“Street Mobster” is a film that shows the sickening violence of gangland life. Okita is driven almost pathologically to a course of action that is destructive and dangerous for himself and those around him. It touches briefly on his upbringing as a cause of his violent ways and also in the mention of his birthday in the sense that there may be nothing that can be done. Tackling the “nature or nurture” argument as a cause for criminality does not limit the responsibility for his actions, but it creates the sense of unavoidable tragedy. The squalor that characters live in and the sense that they have been somehow side-lined by the world, or left behind by progress, also offers some explanation for their actions. Kimiyo’s tragic story is that she is dragged unwillingly into this world, but that she still attempts to do her best. In the portrayal of mob bosses the film gives a sense that the odds are always stacked against people like Okita, due to his lack of status. The hierarchical nature of the underworld, as with other parts of society, means that he can strive to attain a position of power, but will always be subject to the whims of his superiors. “Street Mobster” is a brutal gangster film with a solid plot and some fantastic acting that will appeal to fans of the genre. Fukasaku blends realism with almost theatrical melodrama in an entertaining crime story that also has deeper sociological and psychological themes at work.

Tokyo Gore Police (2008)

Set a near future dystopia where the newly privatised Tokyo Police Force does battle against augmented humans known as “Engineers”, a highly skilled officer Ruka fights to uncover what is driving the spate of violence across the city. The film begins with a friendly announcement by a policeman explaining that they are there to help the citizens. This is rudely interrupted when his head explodes in a shower of blood that is unexpected and genuinely shocking. It should be said before we proceed much further that this film takes a strong stomach to get through as there are some genuinely disturbing images throughout. Following this we cut to one of these “Engineers”, a zombie-like being with a chainsaw replacing one arm. He has killed a lot of people and after dispatching an entire police troop in a brutal symphony of churned up viscera, severed body parts, and fountains of blood, our heroine Ruka, armed with a katana is sent in to clean up, expertly disarming the criminal (pun fully intended). This opening sequence serves as a sort of aperitif for what is to follow. If you can get through it without vomiting, then you are probably good to proceed (although they do continuously attempt to outdo this bold opening). The police manage to dig a key-shaped tumour out of the corpse’s head and it is this that is believed to make them into killers, somehow transforming ordinary citizens into bloodthirsty monsters who adapt their bodies to make them more efficient at bloody slaughter.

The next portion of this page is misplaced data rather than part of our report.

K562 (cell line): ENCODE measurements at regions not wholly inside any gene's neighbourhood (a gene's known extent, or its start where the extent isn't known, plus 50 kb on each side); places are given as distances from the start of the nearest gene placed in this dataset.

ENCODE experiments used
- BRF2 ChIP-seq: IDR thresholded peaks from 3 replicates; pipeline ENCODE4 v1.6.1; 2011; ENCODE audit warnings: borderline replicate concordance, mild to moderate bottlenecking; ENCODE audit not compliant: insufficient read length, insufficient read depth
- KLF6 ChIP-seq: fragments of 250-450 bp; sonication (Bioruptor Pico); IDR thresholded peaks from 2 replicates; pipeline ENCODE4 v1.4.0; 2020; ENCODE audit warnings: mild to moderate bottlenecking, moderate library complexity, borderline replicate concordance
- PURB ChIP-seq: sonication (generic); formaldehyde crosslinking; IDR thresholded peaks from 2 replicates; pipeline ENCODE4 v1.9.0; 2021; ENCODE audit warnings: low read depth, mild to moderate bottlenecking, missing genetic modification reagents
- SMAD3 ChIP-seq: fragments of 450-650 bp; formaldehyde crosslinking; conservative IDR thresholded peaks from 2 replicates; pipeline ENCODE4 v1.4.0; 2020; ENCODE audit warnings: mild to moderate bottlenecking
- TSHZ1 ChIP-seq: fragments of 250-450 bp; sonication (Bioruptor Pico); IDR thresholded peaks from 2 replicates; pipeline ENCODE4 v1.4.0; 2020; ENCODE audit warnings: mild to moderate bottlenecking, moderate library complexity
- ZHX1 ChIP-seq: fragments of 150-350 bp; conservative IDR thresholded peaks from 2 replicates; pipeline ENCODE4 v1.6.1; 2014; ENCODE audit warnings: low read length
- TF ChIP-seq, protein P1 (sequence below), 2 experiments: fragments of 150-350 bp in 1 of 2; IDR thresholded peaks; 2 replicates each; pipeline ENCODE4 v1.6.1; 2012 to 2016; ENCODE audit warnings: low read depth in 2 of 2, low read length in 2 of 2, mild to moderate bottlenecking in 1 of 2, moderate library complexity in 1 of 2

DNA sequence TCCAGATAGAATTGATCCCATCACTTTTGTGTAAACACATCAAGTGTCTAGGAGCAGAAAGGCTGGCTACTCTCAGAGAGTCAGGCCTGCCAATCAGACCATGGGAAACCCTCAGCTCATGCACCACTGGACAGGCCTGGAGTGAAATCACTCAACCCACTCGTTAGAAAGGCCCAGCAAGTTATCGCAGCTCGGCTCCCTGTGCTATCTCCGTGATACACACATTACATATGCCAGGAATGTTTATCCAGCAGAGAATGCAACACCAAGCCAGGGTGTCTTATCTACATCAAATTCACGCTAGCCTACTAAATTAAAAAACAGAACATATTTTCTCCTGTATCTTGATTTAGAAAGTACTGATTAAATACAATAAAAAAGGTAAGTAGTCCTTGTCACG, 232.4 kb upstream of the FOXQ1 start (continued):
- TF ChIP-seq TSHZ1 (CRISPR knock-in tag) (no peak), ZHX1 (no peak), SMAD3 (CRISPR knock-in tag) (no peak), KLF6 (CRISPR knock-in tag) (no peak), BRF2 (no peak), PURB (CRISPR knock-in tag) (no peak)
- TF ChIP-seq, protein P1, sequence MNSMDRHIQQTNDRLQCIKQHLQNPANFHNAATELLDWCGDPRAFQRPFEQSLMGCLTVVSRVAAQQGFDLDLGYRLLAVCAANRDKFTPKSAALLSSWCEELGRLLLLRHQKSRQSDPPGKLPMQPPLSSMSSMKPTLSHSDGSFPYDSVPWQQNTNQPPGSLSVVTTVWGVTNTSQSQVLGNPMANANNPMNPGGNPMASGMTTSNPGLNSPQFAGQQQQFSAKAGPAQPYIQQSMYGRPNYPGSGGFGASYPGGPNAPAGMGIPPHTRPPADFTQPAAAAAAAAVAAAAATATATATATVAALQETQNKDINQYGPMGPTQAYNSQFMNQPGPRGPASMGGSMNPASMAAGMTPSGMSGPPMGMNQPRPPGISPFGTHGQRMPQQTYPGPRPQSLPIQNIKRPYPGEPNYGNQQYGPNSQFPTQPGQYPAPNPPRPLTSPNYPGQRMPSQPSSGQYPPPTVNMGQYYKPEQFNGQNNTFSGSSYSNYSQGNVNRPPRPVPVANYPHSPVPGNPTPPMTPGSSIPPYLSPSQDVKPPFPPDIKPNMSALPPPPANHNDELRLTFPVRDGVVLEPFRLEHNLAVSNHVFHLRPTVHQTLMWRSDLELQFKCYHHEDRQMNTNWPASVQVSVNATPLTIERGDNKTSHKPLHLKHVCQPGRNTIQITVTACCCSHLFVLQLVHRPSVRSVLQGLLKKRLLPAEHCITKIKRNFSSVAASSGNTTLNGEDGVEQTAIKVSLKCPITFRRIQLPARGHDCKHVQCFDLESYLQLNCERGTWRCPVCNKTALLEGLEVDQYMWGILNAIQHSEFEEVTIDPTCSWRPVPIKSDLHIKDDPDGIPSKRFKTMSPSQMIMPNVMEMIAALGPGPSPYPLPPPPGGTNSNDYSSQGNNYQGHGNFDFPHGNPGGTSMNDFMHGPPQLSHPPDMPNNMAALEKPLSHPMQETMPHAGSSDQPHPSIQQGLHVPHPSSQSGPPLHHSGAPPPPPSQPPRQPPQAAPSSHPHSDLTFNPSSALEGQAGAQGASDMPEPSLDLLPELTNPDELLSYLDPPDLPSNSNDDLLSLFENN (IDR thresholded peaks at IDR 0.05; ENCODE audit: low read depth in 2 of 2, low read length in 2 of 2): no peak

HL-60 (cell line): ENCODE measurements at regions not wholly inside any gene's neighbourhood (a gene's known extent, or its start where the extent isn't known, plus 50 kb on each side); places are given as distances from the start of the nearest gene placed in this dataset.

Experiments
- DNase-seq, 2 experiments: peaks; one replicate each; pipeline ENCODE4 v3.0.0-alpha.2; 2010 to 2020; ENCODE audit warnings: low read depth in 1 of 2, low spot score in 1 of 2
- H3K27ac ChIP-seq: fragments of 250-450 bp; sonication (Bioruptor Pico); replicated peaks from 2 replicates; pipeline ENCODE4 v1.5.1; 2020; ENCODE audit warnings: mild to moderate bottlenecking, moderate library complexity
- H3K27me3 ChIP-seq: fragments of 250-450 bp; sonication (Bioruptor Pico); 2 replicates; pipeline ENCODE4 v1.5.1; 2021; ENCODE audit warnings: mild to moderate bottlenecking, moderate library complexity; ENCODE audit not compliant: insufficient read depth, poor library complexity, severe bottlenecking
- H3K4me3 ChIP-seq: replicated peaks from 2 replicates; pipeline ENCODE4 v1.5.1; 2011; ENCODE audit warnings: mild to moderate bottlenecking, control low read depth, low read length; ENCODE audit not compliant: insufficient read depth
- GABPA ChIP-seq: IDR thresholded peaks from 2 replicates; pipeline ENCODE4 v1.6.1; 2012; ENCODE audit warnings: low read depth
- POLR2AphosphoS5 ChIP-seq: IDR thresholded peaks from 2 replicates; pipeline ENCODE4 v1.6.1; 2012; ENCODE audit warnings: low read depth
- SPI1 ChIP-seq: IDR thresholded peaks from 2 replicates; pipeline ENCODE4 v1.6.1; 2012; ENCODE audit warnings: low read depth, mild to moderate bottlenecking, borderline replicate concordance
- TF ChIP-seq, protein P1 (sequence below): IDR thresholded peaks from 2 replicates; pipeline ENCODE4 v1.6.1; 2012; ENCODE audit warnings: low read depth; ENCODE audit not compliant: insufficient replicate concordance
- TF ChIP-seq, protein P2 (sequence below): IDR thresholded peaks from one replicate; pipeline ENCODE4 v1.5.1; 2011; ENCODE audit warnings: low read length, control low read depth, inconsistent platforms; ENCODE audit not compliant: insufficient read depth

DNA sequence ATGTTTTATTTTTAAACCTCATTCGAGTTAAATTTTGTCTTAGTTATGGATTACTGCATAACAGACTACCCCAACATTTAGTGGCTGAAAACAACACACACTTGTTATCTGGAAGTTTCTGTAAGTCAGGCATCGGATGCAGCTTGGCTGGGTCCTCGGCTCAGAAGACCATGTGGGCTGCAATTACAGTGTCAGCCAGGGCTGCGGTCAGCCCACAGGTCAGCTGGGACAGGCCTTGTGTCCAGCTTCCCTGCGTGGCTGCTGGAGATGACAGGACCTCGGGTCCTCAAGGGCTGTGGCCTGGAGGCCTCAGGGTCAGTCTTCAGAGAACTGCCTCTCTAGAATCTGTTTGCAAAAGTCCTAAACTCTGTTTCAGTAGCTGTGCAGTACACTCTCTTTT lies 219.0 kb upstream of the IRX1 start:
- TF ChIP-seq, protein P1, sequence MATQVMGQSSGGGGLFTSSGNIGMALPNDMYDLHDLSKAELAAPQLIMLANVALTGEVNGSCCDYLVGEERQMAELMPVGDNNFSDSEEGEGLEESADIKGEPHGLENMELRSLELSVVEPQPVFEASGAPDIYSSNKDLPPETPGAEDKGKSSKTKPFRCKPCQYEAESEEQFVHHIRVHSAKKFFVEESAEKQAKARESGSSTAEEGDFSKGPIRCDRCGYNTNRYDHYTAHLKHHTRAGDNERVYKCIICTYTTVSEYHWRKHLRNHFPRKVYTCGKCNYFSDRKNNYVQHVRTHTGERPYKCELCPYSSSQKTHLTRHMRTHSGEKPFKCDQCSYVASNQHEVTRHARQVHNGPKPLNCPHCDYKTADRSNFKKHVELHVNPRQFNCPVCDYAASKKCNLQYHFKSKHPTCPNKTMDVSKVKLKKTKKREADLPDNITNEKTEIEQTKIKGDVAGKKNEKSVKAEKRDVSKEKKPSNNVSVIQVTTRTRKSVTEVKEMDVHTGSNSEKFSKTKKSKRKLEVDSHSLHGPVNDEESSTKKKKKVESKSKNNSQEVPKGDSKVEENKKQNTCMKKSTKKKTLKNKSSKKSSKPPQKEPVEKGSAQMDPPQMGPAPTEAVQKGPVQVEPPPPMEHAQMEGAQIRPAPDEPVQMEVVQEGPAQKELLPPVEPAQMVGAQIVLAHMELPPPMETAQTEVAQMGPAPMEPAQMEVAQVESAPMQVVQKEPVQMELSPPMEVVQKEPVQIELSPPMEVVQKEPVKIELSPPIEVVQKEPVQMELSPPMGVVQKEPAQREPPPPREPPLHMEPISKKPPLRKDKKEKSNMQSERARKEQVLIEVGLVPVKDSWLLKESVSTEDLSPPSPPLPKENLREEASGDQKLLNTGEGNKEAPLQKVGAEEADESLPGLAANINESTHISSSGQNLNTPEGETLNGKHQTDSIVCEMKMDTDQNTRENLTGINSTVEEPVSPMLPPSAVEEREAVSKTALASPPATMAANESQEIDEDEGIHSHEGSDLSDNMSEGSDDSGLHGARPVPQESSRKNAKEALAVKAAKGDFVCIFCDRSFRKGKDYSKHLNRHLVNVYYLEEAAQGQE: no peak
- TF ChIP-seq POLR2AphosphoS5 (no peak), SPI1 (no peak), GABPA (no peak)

Although it is buried beneath all the insanity there is a fairly standard cop-drama plot driving Tokyo Gore Police from one outrageous set-piece to the next. It is admirable that they attempted to do something with Ruka’s character and there are even emotional scenes concerning her relationship with her father and issues with depression that help create a somewhat rounded character. Eihi Shiina (Audition) plays the heroine with style pulling off both drama and action. The film also includes a number of satirical commercials that play throughout. These largely poke fun at police violence and the suicide problem in Japanese society. Subtlety is not something this film frets over and it is fun to see the extreme way that topics are handled. The one issue I had with the story is that it is a little disjointed. Themes will be raised and then not mentioned for a long time and scenes are occasionally edited together in sequences that do not work to the best advantage of the story. But in a film such as this, the story is really the last thing people are probably concerned about. Its primary loyalty is to horror and gore aficionados. This schlock horror goes out of its way to disgust. There is a great deal of creativity and the special effects are praiseworthy. It is great to see practical effects being used for the arterial spray and prosthetics for creatures and it makes everything more shocking than CG could ever have been. Even though you know it is just rubber and make-up you can’t help but cringe when you see people being torn up by drills or chainsaws. It should be said that there is a huge amount of humour in the film and it is clear from the over-the-top nature of everything that is going on that it is not meant to be taken too seriously. Director Yoshihiro Nishimura clearly has a great creative flair. One of the more surprising things about the film is that there were some well-crafted scenes of horror. The sequence on the train was genuinely terrifying without resorting to the grotesque. On the flipside there were disappointments when scenes such as the impact of Ruka self-harming seemed undercut by the cartoonish way it was displayed. The film actually seems unhinged at times as it veers from satire to horror to outrageous comedy.

The main theme of the film is police privatisation. It satirises the commercialisation and corporatisation of the police force and public bodies. It is also critical of the sort of enjoyment ordinary people have in seeing criminals punished in violent and inhumane ways, perhaps suggesting there is little difference between the criminals and law-abiding citizens in their basic aggression. The main villain, it is revealed, injected himself with the essences gathered from various serial killers, thus becoming a violent killer himself. This is the point at which the film becomes a little confused and seems to have had a strong idea but not the conviction to follow it through or work out a sensible plot to develop it. Instead these ideas are cast to the wind for the audience to make of what they will. This is also true of the suicide sub-plot. We learn that Ruka self-harms and are then treated to a blackly-comic commercial of high-school girls encouraging their peers to buy a special knife and cut themselves. A couple more advertisements throughout cement this theme as a central pillar of the film. But once again it is left hanging as a sort of interesting aside and has no real bearing on the plot. If you can stomach extreme gore, indescribably outrageous set-pieces of sex, violence and brutality (all with a dark comic angle), then this could be the film for you. A movie that has to be seen to be believed.